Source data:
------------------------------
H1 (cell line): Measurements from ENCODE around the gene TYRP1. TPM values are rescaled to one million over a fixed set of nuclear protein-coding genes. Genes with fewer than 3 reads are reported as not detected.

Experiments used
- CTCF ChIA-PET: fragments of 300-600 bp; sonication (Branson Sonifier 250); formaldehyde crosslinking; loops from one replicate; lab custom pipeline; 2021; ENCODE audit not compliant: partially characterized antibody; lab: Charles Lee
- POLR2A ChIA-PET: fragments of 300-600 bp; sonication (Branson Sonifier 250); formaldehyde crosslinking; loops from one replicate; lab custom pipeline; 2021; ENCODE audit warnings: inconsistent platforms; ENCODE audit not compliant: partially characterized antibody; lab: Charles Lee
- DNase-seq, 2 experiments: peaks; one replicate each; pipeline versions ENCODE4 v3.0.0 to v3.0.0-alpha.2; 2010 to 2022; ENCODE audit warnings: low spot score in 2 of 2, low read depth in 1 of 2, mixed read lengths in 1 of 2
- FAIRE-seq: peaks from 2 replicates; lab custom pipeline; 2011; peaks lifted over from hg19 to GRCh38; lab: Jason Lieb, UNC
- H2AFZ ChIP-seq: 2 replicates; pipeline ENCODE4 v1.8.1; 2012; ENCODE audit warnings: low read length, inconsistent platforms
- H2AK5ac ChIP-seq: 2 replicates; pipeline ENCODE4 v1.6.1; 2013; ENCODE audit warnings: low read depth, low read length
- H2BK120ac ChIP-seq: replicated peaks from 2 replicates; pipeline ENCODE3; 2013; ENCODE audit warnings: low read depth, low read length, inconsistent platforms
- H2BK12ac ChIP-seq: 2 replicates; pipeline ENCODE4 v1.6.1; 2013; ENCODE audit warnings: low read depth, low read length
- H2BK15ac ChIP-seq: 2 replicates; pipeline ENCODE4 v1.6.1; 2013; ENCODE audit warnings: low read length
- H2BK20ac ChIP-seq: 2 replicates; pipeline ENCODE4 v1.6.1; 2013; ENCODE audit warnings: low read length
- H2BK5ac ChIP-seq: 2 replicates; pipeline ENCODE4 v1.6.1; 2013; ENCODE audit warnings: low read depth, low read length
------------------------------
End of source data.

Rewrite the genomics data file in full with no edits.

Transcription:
H1 (cell line): Measurements from ENCODE around the gene TYRP1. TPM values are rescaled to one million over a fixed set of nuclear protein-coding genes. Genes with fewer than 3 reads are reported as not detected.

Experiments used
- CTCF ChIA-PET: fragments of 300-600 bp; sonication (Branson Sonifier 250); formaldehyde crosslinking; loops from one replicate; lab custom pipeline; 2021; ENCODE audit not compliant: partially characterized antibody; lab: Charles Lee
- POLR2A ChIA-PET: fragments of 300-600 bp; sonication (Branson Sonifier 250); formaldehyde crosslinking; loops from one replicate; lab custom pipeline; 2021; ENCODE audit warnings: inconsistent platforms; ENCODE audit not compliant: partially characterized antibody; lab: Charles Lee
- DNase-seq, 2 experiments: peaks; one replicate each; pipeline versions ENCODE4 v3.0.0 to v3.0.0-alpha.2; 2010 to 2022; ENCODE audit warnings: low spot score in 2 of 2, low read depth in 1 of 2, mixed read lengths in 1 of 2
- FAIRE-seq: peaks from 2 replicates; lab custom pipeline; 2011; peaks lifted over from hg19 to GRCh38; lab: Jason Lieb, UNC
- H2AFZ ChIP-seq: 2 replicates; pipeline ENCODE4 v1.8.1; 2012; ENCODE audit warnings: low read length, inconsistent platforms
- H2AK5ac ChIP-seq: 2 replicates; pipeline ENCODE4 v1.6.1; 2013; ENCODE audit warnings: low read depth, low read length
- H2BK120ac ChIP-seq: replicated peaks from 2 replicates; pipeline ENCODE3; 2013; ENCODE audit warnings: low read depth, low read length, inconsistent platforms
- H2BK12ac ChIP-seq: 2 replicates; pipeline ENCODE4 v1.6.1; 2013; ENCODE audit warnings: low read depth, low read length
- H2BK15ac ChIP-seq: 2 replicates; pipeline ENCODE4 v1.6.1; 2013; ENCODE audit warnings: low read length
- H2BK20ac ChIP-seq: 2 replicates; pipeline ENCODE4 v1.6.1; 2013; ENCODE audit warnings: low read length
- H2BK5ac ChIP-seq: 2 replicates; pipeline ENCODE4 v1.6.1; 2013; ENCODE audit warnings: low read depth, low read length